Advertisement

Protocol for High-Content Screening for the Impact of Overexpressed MicroRNAs on Primary Motor Neurons

  • Tal Yardeni
  • Eran HornsteinEmail author
Protocol
Part of the Neuromethods book series (NM, volume 128)

Abstract

In this chapter we provide a protocol for the design and usage of automated, high-content microscopy screening that enables the investigation of microRNA (miRNA) impact on primary motor neuron. High-content screening (HCS) platforms facilitate superior precision in research and are scalable to study in parallel multiple genetic, molecular, or cellular conditions. miRNAs are critical for neuronal function and for brain integrity and are considered attractive candidate targets for therapy in many neuropathologies. Therefore, HCS platforms provide a novel paradigm for exploring the impact of miRNA expression, applicable for functional pathways discovery in an academic setting, or towards development of therapeutics in the pharma industry.

Keywords:

High-content screening Primary motor neuron Automated microscopy Morphometry MicroRNA miRNAs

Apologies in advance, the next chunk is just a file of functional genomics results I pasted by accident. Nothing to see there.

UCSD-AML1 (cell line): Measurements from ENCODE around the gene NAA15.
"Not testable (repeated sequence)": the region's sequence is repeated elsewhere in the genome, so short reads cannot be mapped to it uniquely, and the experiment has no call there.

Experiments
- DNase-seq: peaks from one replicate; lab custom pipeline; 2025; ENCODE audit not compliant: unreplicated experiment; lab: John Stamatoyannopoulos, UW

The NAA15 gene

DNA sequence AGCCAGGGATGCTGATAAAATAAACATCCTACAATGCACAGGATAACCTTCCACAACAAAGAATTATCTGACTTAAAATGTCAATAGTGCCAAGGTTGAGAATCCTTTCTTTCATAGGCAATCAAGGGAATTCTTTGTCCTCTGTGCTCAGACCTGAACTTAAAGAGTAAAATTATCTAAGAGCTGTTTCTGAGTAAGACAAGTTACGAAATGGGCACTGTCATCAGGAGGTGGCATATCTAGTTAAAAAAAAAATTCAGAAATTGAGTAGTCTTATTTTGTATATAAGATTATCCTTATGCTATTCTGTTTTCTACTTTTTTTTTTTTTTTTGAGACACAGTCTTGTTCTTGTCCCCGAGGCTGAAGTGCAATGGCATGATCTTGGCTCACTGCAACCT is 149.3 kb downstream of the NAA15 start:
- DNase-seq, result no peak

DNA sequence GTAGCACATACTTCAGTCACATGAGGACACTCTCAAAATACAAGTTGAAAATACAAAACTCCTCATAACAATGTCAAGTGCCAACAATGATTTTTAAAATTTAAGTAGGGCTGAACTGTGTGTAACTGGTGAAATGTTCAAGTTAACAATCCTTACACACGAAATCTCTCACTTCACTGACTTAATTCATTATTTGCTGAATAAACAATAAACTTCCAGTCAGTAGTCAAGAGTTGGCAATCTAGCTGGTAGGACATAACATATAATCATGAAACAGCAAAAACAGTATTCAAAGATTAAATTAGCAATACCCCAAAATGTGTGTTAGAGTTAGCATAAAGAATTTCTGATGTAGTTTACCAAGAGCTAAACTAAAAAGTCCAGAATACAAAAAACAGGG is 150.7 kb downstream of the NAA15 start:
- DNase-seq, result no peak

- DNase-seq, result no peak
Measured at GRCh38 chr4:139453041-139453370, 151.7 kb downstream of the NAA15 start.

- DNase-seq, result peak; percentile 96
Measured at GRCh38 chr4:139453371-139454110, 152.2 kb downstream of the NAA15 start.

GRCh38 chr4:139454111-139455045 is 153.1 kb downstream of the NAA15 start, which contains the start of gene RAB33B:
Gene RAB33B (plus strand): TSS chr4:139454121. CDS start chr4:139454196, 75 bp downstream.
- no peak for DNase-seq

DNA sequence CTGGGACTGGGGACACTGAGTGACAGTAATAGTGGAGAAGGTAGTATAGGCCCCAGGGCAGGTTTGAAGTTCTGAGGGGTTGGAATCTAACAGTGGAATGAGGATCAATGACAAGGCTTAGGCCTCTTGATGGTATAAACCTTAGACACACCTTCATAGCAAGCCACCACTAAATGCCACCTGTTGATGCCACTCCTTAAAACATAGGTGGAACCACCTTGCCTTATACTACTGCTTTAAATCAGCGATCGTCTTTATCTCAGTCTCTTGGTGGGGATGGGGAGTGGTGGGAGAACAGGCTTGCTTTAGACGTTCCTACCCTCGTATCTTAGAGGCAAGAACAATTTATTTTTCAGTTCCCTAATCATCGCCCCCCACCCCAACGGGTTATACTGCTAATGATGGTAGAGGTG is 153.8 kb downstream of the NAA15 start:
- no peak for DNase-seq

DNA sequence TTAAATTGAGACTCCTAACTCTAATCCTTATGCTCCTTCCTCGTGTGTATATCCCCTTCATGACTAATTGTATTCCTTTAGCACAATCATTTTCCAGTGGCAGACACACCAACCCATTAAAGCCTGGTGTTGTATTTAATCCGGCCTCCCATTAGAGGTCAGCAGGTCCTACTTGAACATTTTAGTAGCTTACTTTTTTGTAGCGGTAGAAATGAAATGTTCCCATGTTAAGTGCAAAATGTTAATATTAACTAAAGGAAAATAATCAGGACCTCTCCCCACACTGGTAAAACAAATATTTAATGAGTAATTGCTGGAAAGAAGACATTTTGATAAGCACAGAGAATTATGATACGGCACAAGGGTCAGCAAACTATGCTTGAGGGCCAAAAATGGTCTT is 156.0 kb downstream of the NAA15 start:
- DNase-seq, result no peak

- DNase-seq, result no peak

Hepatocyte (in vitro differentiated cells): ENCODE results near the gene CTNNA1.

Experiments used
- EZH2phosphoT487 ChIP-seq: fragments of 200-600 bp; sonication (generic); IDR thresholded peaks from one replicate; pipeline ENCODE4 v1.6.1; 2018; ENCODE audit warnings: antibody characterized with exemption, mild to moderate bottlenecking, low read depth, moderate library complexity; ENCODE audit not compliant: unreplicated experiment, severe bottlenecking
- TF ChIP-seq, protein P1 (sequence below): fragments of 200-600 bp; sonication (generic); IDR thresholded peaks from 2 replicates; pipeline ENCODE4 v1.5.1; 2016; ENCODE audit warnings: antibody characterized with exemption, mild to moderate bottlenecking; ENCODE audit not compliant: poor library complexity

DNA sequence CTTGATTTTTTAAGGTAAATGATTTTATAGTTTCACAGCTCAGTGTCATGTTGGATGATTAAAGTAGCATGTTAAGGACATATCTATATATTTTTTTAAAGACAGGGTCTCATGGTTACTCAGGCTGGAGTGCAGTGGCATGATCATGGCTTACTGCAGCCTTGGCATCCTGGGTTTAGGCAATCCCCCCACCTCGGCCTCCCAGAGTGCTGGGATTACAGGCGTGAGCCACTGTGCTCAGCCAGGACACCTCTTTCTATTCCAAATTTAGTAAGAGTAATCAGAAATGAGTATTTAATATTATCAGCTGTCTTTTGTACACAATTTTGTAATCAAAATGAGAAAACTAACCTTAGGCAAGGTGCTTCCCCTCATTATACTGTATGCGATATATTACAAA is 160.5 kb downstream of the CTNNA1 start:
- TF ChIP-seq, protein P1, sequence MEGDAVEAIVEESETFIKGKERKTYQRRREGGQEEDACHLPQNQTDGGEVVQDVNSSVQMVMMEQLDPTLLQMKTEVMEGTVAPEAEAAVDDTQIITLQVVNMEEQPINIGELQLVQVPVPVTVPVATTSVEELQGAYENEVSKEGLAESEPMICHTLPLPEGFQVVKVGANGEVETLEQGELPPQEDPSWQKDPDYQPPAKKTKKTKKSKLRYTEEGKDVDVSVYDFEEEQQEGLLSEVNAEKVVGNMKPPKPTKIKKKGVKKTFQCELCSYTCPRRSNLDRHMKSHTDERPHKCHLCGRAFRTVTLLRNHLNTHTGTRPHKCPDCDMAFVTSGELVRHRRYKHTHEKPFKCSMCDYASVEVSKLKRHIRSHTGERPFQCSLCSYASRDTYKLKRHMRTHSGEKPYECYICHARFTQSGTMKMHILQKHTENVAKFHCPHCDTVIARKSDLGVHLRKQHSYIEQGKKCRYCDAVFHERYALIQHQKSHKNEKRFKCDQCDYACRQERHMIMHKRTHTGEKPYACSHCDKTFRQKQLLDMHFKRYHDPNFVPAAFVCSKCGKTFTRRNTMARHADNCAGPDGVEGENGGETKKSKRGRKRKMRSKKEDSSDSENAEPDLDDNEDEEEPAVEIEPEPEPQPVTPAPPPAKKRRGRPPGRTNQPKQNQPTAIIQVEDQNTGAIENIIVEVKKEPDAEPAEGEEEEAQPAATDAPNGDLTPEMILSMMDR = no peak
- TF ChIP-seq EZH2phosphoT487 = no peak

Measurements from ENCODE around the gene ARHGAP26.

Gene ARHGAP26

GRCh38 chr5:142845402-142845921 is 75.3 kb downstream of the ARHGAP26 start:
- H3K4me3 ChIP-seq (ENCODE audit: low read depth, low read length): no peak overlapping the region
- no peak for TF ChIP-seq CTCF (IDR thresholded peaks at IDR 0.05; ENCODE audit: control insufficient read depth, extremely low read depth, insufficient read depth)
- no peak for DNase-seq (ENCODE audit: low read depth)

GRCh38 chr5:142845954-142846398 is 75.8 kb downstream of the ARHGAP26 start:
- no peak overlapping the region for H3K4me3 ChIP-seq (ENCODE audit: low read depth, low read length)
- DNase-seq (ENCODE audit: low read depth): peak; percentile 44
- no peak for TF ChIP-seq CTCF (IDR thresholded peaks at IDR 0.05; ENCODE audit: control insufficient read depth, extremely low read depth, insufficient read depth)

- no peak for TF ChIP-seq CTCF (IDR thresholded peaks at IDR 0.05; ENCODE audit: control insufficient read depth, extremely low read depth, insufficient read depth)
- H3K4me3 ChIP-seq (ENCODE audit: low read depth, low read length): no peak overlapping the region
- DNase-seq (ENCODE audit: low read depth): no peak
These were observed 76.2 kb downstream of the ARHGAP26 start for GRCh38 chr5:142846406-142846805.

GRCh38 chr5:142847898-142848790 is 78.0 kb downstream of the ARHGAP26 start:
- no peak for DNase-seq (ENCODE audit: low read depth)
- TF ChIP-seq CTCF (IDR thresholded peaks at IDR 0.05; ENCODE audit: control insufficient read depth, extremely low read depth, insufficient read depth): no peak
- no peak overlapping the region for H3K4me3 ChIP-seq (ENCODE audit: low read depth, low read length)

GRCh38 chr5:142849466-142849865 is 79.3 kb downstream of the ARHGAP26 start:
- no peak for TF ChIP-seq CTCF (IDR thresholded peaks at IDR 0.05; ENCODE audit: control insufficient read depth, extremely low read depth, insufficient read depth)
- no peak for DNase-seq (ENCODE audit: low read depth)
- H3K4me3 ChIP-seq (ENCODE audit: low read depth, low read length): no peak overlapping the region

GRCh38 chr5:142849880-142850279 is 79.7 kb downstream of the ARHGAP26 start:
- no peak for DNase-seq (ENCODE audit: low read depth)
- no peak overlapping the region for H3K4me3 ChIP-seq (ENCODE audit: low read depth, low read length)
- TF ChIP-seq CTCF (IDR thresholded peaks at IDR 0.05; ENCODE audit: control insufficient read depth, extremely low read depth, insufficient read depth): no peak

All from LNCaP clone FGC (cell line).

Notes

Acknowledgments

We thank Noga Kozer, Alexander Plotnikov, Haim M. Barr, Shir Katz, Hila Weiss, and Michal Eisenberg (Weizmann Institute of Science) for collaborations on developing the protocols. Raquel Fine and Cherill Banks for editing. This work was supported by grants from the ALS-Therapy Alliance, Israel Science Foundation, Legacy-heritage Fund, Bruno and Ilse Frick Foundation for Research on ALS, Yeda CEO fund, Minna-James-Heineman Stiftung through Minerva, ERC consolidator program, Nella and Leon Benoziyo Center for Neurological Diseases, Y. Leon Benoziyo Institute for Molecular Medicine, the Weizmann Institute of Science and A. Alfred Taubman via IsrALS, Kekst Family Institute for Medical Genetics, David and Fela Shapell Family Center for Genetic Disorders Research, Crown Human Genome Center, Yeda Sela Center, Helen and Martin Kimmel Institute for Stem Cell Research, the Maurice and Vivienne Wohl Biology Endowment, the Nathan, Shirley, Philip and Charlene Vener New Scientist Fund, Julius and Ray Charlestein Foundation, Celia Benattar Memorial Fund for Juvenile Diabetes, the Wolfson Family Charitable Trust, and Adelis Foundation. TY was supported by postdoctoral fellowship from Teva Pharmaceutical Industries Ltd as part of the Israeli National Network of Excellence in Neuroscience (NNE) and by the postdoctoral fellowship from the Sara Lee Schupf foundation. E.H. is Head of Nella and Leon Benoziyo Center for Neurological Diseases and the lab is further supported by Dr. Sydney Brenner and Friends.